The Plight Of The Bumble Bee?
This morning when I went to Starbucks for my morning caffeine and courtesy (God love them, they're all always so very sweet to me) I was asking about the latest honey drink they've created and my barista (side note: can someone explain to me why my local news reporters can say Nicaragua complete with rolled "Rs" and yet they can't manage to say barista correctly? They pronounced it, "bar ista" - the way you say "bar mitzvah") at any rate we were talking about the honey drink when my barista told me the supposed little known fact that honey bees only make about a quarter of a teaspoon of honey during their lifespan. She said it as a negative like, "Can you believe that's all they make?" When suddenly I was infused with the "glass half full" attitude and said, "Maybe they think that's a lot?" The plight of the bumble bee? - Don't Get Me Started!
Now I know that several scientists and Bill Maher go on and on about the fact that the bees are leaving in droves and that we should all be worried because without them and their pollination process, we won't have fruit, vegetables or ever be able to get the image of John Belushi as a "Killer Bee" on Saturday Night Live out of our minds or something. But those of you who read my blogs regularly know me well enough to know that I won't be writing some clinical analysis about what bees do, why we need bees and why the world should feel doomed that the bees are leaving or dying off or going to Macy's for a one day sale or whatever the hell it is that they're doing.
When the bee conversation continued I took it to its natural conclusion (well, for me anyway). Rather than think of the bees being all depressed over the small amount of honey they produce in their lifetime or that they feel like one of Kathy Lee's children working in a sweatshop making honey for an annoying queen bee who under appreciates them and makes them work in impossible working conditions of these tiny honeycomb shaped cubicles, I thought what if they think it's great? What if the bees are all like, "Hey Barney, come over here...oh my God, can you even believe how many drops of honey I just made? Isn't that awesome?" As Billy looks at Barney (because shouldn't all bees have names that start with "Bs"?) with a look of satisfaction and contentment, Barney applauds his fellow drone's efforts then goes back to his own. Not worried about keeping up with Billy or even trying to make more than the next bee, just happy to be doing what he's doing and proud of himself. What if bees have great self-esteem? Aren't we humans the ones who gave the word "drone" a negative connotation?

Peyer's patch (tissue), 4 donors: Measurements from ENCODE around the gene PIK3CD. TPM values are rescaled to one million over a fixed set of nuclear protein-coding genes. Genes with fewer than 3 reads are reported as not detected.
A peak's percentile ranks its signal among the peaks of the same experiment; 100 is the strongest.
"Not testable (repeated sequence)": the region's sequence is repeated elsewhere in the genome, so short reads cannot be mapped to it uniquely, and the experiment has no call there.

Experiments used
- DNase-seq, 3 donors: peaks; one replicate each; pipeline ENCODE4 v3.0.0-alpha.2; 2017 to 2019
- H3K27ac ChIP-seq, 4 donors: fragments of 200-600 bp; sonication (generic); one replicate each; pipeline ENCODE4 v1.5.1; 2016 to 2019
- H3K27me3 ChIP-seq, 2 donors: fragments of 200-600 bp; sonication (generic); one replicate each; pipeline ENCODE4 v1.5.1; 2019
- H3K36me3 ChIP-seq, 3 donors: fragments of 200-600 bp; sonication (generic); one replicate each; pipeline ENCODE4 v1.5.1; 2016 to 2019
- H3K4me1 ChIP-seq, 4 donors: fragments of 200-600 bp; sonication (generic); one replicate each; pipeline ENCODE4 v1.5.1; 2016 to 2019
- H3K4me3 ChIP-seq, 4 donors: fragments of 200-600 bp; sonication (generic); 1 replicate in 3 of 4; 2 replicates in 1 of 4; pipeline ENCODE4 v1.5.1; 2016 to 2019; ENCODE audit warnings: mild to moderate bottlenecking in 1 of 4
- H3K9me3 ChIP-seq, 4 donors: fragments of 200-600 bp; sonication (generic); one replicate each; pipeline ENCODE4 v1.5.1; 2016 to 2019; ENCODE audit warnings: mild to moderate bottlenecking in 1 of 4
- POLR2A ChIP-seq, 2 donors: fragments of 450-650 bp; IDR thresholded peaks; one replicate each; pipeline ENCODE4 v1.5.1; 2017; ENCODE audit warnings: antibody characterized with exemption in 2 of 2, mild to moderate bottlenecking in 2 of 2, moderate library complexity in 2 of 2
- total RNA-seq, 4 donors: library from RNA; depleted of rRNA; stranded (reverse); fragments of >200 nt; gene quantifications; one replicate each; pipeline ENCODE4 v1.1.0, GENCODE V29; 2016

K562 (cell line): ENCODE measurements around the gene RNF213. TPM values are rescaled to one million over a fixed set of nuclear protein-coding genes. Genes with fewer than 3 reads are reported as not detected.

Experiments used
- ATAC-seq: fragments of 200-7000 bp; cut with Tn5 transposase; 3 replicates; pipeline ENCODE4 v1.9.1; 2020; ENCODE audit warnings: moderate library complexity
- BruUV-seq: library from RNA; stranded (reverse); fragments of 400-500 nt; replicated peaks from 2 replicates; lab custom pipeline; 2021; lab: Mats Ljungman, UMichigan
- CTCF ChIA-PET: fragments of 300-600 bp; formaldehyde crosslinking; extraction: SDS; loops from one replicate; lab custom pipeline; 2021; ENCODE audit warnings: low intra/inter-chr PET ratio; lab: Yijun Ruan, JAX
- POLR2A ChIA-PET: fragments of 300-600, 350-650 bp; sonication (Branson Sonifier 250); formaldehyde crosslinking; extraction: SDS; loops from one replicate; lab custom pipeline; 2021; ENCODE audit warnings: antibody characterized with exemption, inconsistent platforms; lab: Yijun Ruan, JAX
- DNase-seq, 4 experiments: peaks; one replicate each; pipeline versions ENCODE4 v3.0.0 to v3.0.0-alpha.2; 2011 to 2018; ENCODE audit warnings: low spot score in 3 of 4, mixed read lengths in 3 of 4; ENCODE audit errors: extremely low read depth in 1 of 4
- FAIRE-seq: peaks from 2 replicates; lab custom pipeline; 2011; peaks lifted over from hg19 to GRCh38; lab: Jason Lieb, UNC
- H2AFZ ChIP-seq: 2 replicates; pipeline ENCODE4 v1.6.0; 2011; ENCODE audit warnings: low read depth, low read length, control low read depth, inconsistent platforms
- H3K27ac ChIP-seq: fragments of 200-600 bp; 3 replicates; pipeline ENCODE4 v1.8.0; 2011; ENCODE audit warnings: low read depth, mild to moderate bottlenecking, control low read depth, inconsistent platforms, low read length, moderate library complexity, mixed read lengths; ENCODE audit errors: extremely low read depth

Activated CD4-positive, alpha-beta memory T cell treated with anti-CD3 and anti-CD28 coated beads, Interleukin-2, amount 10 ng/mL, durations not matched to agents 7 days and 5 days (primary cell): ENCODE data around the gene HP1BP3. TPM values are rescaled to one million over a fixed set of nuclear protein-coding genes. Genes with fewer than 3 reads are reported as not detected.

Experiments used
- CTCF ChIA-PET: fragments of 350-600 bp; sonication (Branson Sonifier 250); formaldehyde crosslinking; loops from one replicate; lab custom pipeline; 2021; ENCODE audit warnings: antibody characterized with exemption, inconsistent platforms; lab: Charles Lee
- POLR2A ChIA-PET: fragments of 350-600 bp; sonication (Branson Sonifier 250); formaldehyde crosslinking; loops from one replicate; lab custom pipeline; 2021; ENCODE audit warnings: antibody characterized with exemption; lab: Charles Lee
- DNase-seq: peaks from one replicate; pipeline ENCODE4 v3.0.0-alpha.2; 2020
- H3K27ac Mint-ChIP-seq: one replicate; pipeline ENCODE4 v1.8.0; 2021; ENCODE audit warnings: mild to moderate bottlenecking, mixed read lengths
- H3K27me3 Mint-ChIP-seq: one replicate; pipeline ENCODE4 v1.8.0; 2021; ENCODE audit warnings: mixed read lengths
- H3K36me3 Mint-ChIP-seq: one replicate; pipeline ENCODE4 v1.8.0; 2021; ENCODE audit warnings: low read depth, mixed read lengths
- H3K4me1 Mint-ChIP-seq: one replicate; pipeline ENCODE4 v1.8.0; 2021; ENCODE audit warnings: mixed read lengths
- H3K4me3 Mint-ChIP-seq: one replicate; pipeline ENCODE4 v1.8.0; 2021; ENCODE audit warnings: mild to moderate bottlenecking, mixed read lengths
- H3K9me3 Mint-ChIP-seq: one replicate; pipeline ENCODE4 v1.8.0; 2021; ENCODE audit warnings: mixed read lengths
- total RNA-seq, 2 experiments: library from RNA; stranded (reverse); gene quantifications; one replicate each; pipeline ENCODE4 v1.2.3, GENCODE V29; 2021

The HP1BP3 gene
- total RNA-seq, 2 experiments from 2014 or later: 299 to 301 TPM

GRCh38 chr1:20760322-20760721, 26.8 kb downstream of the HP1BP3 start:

Sure there may be some disgruntled bees around the hive but I prefer to associate with those that are more like Billy and Barney. And while we may all think we want to be the queen (careful you boys who are gay reading this) maybe we should just be what we are and delighted by the fact we're making almost a quarter teaspoon of honey in our lifetimes? Can you imagine if contentment was the norm?
For those of you saying that I'm making way more out of this than I should, I agree with you. Because let's face it, we don't even know if the bees have thoughts or aspirations at all. All that we know is that honey is great on bread and a new drink at Starbucks. But in my mind I like to think of the bees being just fine with what they have, what they do and what they produce. The plight of the bumble bee? - Don't Get Me Started!
Read More Scott @ www.somelikeitscott.com
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